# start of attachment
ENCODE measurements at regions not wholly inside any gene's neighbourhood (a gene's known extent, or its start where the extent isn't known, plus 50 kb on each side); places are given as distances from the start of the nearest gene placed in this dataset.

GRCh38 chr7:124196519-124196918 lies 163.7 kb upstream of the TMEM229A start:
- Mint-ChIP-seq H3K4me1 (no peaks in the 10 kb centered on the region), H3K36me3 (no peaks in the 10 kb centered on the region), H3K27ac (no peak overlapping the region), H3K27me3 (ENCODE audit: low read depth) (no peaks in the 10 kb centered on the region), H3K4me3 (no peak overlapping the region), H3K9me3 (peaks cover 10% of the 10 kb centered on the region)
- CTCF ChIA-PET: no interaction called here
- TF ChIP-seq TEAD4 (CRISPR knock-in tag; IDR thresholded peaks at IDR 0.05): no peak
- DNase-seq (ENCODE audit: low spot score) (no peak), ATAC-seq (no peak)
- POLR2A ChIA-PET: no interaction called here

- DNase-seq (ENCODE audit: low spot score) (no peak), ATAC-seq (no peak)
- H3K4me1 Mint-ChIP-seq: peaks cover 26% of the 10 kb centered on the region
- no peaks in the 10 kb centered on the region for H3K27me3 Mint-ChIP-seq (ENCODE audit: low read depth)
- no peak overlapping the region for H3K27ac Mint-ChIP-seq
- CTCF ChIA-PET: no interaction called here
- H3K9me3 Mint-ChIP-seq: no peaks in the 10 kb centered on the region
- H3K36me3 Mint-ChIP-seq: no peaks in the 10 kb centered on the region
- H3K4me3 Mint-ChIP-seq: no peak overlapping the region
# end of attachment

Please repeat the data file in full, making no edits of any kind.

ENCODE measurements at regions not wholly inside any gene's neighbourhood (a gene's known extent, or its start where the extent isn't known, plus 50 kb on each side); places are given as distances from the start of the nearest gene placed in this dataset.

GRCh38 chr7:124196519-124196918 lies 163.7 kb upstream of the TMEM229A start:
- Mint-ChIP-seq H3K4me1 (no peaks in the 10 kb centered on the region), H3K36me3 (no peaks in the 10 kb centered on the region), H3K27ac (no peak overlapping the region), H3K27me3 (ENCODE audit: low read depth) (no peaks in the 10 kb centered on the region), H3K4me3 (no peak overlapping the region), H3K9me3 (peaks cover 10% of the 10 kb centered on the region)
- CTCF ChIA-PET: no interaction called here
- TF ChIP-seq TEAD4 (CRISPR knock-in tag; IDR thresholded peaks at IDR 0.05): no peak
- DNase-seq (ENCODE audit: low spot score) (no peak), ATAC-seq (no peak)
- POLR2A ChIA-PET: no interaction called here

- DNase-seq (ENCODE audit: low spot score) (no peak), ATAC-seq (no peak)
- H3K4me1 Mint-ChIP-seq: peaks cover 26% of the 10 kb centered on the region
- no peaks in the 10 kb centered on the region for H3K27me3 Mint-ChIP-seq (ENCODE audit: low read depth)
- no peak overlapping the region for H3K27ac Mint-ChIP-seq
- CTCF ChIA-PET: no interaction called here
- H3K9me3 Mint-ChIP-seq: no peaks in the 10 kb centered on the region
- H3K36me3 Mint-ChIP-seq: no peaks in the 10 kb centered on the region
- H3K4me3 Mint-ChIP-seq: no peak overlapping the region